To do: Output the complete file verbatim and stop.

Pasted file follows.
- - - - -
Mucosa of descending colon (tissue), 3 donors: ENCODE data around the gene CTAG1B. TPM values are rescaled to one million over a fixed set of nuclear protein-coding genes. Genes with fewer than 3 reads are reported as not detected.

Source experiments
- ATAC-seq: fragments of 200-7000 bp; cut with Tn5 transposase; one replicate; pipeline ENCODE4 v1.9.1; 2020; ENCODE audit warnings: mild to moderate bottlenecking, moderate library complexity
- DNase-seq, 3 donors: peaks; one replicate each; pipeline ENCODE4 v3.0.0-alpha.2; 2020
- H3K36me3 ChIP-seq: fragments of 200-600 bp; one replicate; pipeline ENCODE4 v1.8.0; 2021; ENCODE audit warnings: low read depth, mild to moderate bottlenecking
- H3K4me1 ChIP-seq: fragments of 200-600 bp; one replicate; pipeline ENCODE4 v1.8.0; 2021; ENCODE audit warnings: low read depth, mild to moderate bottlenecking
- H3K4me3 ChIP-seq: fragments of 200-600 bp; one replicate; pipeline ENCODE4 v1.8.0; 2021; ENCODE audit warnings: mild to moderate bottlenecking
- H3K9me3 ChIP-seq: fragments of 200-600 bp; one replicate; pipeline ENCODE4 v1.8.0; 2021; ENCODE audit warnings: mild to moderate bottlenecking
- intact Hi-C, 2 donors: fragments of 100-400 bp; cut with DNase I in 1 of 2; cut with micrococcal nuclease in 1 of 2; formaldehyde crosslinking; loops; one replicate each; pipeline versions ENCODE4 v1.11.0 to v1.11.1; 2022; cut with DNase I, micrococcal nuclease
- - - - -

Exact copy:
Mucosa of descending colon (tissue), 3 donors: ENCODE data around the gene CTAG1B. TPM values are rescaled to one million over a fixed set of nuclear protein-coding genes. Genes with fewer than 3 reads are reported as not detected.

Source experiments
- ATAC-seq: fragments of 200-7000 bp; cut with Tn5 transposase; one replicate; pipeline ENCODE4 v1.9.1; 2020; ENCODE audit warnings: mild to moderate bottlenecking, moderate library complexity
- DNase-seq, 3 donors: peaks; one replicate each; pipeline ENCODE4 v3.0.0-alpha.2; 2020
- H3K36me3 ChIP-seq: fragments of 200-600 bp; one replicate; pipeline ENCODE4 v1.8.0; 2021; ENCODE audit warnings: low read depth, mild to moderate bottlenecking
- H3K4me1 ChIP-seq: fragments of 200-600 bp; one replicate; pipeline ENCODE4 v1.8.0; 2021; ENCODE audit warnings: low read depth, mild to moderate bottlenecking
- H3K4me3 ChIP-seq: fragments of 200-600 bp; one replicate; pipeline ENCODE4 v1.8.0; 2021; ENCODE audit warnings: mild to moderate bottlenecking
- H3K9me3 ChIP-seq: fragments of 200-600 bp; one replicate; pipeline ENCODE4 v1.8.0; 2021; ENCODE audit warnings: mild to moderate bottlenecking
- intact Hi-C, 2 donors: fragments of 100-400 bp; cut with DNase I in 1 of 2; cut with micrococcal nuclease in 1 of 2; formaldehyde crosslinking; loops; one replicate each; pipeline versions ENCODE4 v1.11.0 to v1.11.1; 2022; cut with DNase I, micrococcal nuclease